It is known in the art to use extremely wide precision arithmetic to guarantee correctly rounded conversions. For example, in his Ph.D. Thesis entitled "Contribution to a Proposed Standard for Binary Floating-Point Arithmetic", Department of Mathematics, University of California, Berkeley, June 1984, Jerome T. Coonen, describes an algorithm using the extremely wide precision arithmetic concept. However, as noted above, use of extremely wide precision arithmetic requires large amounts of storage and a great deal of computing resource.
A second approach proposed by David M. Gay suggested that double precision arithmetic be used where suitable, and super high precision arithmetic be used when results are indecisive ("Correctly Rounded Binary-Decimal and Decimal-Binary Conversions", Technical Report, AT&T Bell Laboratories, November, 1990). However, this still does not negate the need for performing the super high precision when necessary.
Thus, in the known art, it is necessary to utilize large amounts of temporary storage to guarantee correct rounding results for all cases. It is an object of the present invention to provide an efficient and accurate method and apparatus for determining on efficient amount of storage needed for performing numerical base conversions an a computer system. Once this has been determined, efficient and correctly rounded base conversions can be guaranteed without 1) further difficult case checking or 2) potential large storage allocations. The minimal necessary storage allocation can be determined for specified source and destination formats.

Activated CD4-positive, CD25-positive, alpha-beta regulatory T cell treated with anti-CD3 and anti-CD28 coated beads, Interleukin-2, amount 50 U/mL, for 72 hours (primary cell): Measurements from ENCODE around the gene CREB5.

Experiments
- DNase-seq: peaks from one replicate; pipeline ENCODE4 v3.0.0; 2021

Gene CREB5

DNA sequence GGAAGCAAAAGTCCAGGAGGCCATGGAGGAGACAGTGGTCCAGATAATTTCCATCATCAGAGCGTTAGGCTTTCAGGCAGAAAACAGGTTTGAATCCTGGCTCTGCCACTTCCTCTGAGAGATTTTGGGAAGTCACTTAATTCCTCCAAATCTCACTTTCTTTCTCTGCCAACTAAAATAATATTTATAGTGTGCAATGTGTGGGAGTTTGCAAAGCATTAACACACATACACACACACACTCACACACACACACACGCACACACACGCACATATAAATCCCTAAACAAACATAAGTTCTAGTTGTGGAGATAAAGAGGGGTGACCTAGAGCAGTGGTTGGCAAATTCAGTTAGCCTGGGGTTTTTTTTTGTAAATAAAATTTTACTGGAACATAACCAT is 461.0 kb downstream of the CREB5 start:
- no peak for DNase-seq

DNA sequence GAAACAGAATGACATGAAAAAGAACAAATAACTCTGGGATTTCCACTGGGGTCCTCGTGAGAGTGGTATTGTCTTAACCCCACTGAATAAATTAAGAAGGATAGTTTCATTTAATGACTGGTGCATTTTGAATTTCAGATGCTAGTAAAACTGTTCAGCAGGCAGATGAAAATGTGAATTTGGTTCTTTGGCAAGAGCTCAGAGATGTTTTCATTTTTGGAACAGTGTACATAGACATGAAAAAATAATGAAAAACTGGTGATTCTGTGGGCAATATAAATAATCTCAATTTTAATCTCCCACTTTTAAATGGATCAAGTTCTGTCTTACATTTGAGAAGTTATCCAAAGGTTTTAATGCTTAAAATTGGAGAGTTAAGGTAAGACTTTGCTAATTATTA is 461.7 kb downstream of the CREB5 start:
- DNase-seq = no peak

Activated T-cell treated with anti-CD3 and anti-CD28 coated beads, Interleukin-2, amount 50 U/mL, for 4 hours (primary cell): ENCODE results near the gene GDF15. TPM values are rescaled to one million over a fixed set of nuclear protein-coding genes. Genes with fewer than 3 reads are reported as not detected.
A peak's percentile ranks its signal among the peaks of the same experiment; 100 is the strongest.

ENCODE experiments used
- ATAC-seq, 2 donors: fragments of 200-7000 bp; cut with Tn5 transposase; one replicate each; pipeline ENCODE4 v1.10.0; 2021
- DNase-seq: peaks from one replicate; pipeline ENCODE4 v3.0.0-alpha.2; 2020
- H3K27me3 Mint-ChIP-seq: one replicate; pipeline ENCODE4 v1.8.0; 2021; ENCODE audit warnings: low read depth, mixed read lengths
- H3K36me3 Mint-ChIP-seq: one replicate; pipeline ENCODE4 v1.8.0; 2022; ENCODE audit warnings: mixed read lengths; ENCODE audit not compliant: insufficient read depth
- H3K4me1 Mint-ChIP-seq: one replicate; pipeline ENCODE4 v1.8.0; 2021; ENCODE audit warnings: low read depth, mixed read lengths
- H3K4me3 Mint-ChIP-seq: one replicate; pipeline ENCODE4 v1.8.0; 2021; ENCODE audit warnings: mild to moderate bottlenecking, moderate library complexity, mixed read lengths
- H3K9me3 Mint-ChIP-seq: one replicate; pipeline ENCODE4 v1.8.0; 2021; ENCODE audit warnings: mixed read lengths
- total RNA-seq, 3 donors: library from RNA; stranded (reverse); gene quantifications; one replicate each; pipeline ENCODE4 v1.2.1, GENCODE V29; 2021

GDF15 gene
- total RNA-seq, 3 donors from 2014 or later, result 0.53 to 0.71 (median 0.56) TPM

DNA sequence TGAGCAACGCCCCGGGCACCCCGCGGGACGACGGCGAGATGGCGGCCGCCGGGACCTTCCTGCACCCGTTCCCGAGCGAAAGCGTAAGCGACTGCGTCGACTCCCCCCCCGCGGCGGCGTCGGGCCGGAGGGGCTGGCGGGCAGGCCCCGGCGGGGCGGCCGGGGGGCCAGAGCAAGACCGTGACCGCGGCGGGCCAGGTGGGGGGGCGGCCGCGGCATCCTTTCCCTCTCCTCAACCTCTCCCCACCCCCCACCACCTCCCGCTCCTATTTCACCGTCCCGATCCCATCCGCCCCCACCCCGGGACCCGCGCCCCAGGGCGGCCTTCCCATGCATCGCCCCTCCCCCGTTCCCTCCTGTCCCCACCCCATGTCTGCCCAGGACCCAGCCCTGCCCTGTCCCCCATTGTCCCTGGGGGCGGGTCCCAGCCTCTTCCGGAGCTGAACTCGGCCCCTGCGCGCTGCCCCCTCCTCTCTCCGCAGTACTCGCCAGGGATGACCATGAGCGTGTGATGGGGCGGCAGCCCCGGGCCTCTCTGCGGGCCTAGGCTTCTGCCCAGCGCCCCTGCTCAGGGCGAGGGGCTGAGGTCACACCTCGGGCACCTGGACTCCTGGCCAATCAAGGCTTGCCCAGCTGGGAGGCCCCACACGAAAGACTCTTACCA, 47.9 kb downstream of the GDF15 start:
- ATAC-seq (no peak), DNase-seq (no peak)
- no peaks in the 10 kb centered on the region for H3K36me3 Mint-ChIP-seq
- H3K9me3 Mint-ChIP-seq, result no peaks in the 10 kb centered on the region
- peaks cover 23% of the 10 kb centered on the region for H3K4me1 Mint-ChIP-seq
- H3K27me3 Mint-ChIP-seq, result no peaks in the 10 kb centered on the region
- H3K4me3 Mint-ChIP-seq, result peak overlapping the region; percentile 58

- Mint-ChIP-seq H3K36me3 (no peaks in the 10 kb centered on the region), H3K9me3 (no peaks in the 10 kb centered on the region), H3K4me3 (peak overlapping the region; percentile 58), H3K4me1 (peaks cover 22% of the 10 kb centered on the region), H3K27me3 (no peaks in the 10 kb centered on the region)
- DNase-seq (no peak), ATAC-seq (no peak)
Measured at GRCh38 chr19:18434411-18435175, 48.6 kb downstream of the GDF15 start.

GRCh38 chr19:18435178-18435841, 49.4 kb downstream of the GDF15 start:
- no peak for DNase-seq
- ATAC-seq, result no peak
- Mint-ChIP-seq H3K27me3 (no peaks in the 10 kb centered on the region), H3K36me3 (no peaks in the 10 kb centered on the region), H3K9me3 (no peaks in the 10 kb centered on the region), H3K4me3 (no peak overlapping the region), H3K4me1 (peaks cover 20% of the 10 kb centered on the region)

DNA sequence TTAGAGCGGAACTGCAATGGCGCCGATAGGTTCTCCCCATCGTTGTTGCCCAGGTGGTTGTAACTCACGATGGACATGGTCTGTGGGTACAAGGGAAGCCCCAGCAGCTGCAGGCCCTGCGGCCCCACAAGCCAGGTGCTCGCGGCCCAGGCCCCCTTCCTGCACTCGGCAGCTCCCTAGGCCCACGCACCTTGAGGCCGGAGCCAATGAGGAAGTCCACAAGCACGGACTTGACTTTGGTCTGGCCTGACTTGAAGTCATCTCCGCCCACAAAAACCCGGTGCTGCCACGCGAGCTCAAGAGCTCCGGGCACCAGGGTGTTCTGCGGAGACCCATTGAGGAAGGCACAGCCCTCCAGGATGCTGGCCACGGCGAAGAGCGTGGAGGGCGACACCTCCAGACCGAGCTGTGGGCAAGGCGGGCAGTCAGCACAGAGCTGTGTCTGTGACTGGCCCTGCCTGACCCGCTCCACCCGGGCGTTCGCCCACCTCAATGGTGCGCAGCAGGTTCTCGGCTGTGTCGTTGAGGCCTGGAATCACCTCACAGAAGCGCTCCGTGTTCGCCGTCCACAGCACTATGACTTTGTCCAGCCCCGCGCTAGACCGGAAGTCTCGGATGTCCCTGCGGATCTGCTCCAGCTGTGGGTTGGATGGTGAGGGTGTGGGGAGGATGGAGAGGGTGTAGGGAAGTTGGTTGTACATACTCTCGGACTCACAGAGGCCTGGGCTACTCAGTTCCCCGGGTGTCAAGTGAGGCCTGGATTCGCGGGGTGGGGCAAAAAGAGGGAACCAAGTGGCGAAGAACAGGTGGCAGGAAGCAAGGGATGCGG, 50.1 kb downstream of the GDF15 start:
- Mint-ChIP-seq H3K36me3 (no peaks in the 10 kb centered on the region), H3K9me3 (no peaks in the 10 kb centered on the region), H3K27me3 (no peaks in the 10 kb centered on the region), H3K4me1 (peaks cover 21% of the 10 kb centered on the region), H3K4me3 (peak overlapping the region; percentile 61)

A method and apparatus for efficient allocation of storage when performing numeric base conversions of floating point numbers on a computer system, is disclosed. To guarantee accurate results when performing a conversion, a sufficiently large intermediate storage for performing rounding operations is required. However, overly large storage allocations are wasteful. Efficient storage allocation is desirable in order to maximize use of the Random Access Memory (RAM) of a computer system. The amount of RAM needed to perform operations in an intermediate arithmetic used to perform numeric conversions in the target formats is determined. Whenever a conversion of a value in the target formats is invoked, the predetermined amount of storage is allocated. A net effect is to have infinite precision in a finite amount of storage.